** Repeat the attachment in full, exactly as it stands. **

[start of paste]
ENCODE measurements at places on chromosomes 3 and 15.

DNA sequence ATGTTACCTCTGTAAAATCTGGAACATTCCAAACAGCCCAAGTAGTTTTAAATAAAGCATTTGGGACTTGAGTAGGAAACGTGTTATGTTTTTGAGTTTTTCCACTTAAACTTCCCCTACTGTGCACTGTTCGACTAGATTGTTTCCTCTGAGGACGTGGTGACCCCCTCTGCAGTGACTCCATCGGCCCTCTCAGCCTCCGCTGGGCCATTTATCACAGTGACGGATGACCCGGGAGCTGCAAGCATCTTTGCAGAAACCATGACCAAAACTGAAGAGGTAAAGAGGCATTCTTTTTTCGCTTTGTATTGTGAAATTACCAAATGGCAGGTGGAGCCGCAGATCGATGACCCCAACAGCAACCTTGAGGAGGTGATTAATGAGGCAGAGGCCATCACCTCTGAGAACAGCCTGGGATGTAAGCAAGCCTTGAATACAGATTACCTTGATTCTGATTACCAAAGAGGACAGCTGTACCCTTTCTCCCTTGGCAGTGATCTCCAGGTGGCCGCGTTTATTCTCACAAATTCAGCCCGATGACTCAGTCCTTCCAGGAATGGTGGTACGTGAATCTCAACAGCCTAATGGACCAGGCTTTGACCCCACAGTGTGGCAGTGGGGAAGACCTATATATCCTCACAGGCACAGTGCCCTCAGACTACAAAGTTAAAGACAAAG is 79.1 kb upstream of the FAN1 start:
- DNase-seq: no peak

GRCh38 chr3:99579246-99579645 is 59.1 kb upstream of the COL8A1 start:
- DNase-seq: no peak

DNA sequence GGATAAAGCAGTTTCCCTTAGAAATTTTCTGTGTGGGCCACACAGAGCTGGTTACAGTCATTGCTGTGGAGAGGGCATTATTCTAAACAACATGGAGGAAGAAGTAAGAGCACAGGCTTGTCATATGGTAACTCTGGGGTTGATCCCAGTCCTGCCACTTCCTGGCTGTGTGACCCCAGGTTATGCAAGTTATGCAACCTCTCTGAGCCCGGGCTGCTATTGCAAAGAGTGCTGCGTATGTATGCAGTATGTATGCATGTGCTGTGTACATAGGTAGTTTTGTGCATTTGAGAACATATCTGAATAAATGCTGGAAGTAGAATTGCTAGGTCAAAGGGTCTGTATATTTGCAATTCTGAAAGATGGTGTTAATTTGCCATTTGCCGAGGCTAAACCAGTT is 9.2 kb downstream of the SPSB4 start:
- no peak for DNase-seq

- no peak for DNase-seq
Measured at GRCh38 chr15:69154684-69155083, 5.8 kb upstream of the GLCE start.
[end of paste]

ENCODE measurements at places on chromosomes 3 and 15.

DNA sequence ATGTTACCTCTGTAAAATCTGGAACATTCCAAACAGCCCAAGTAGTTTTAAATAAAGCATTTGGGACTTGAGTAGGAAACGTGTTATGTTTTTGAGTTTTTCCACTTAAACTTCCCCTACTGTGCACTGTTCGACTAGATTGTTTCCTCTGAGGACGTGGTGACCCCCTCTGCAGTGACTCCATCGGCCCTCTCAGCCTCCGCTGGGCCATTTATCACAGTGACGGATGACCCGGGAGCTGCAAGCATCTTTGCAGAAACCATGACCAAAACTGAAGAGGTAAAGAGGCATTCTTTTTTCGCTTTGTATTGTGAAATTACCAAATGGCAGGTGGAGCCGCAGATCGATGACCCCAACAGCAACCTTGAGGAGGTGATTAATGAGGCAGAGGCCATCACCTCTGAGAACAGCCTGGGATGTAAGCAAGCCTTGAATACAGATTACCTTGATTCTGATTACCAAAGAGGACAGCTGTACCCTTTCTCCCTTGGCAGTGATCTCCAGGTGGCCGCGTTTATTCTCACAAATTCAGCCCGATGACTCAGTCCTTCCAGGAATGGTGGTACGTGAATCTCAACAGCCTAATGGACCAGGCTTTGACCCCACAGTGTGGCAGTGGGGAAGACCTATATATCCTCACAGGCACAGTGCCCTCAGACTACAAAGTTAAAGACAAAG is 79.1 kb upstream of the FAN1 start:
- DNase-seq: no peak

GRCh38 chr3:99579246-99579645 is 59.1 kb upstream of the COL8A1 start:
- DNase-seq: no peak

DNA sequence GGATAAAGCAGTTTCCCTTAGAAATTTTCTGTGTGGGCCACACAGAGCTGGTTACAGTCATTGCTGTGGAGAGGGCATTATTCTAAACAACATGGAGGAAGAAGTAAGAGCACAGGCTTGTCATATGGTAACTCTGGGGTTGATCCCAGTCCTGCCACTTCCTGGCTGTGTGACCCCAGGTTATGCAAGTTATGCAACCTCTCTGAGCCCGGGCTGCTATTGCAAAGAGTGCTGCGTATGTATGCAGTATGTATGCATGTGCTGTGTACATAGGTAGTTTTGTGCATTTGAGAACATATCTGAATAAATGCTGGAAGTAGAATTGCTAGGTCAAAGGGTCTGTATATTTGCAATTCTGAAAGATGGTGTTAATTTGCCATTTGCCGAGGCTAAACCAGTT is 9.2 kb downstream of the SPSB4 start:
- no peak for DNase-seq

- no peak for DNase-seq
Measured at GRCh38 chr15:69154684-69155083, 5.8 kb upstream of the GLCE start.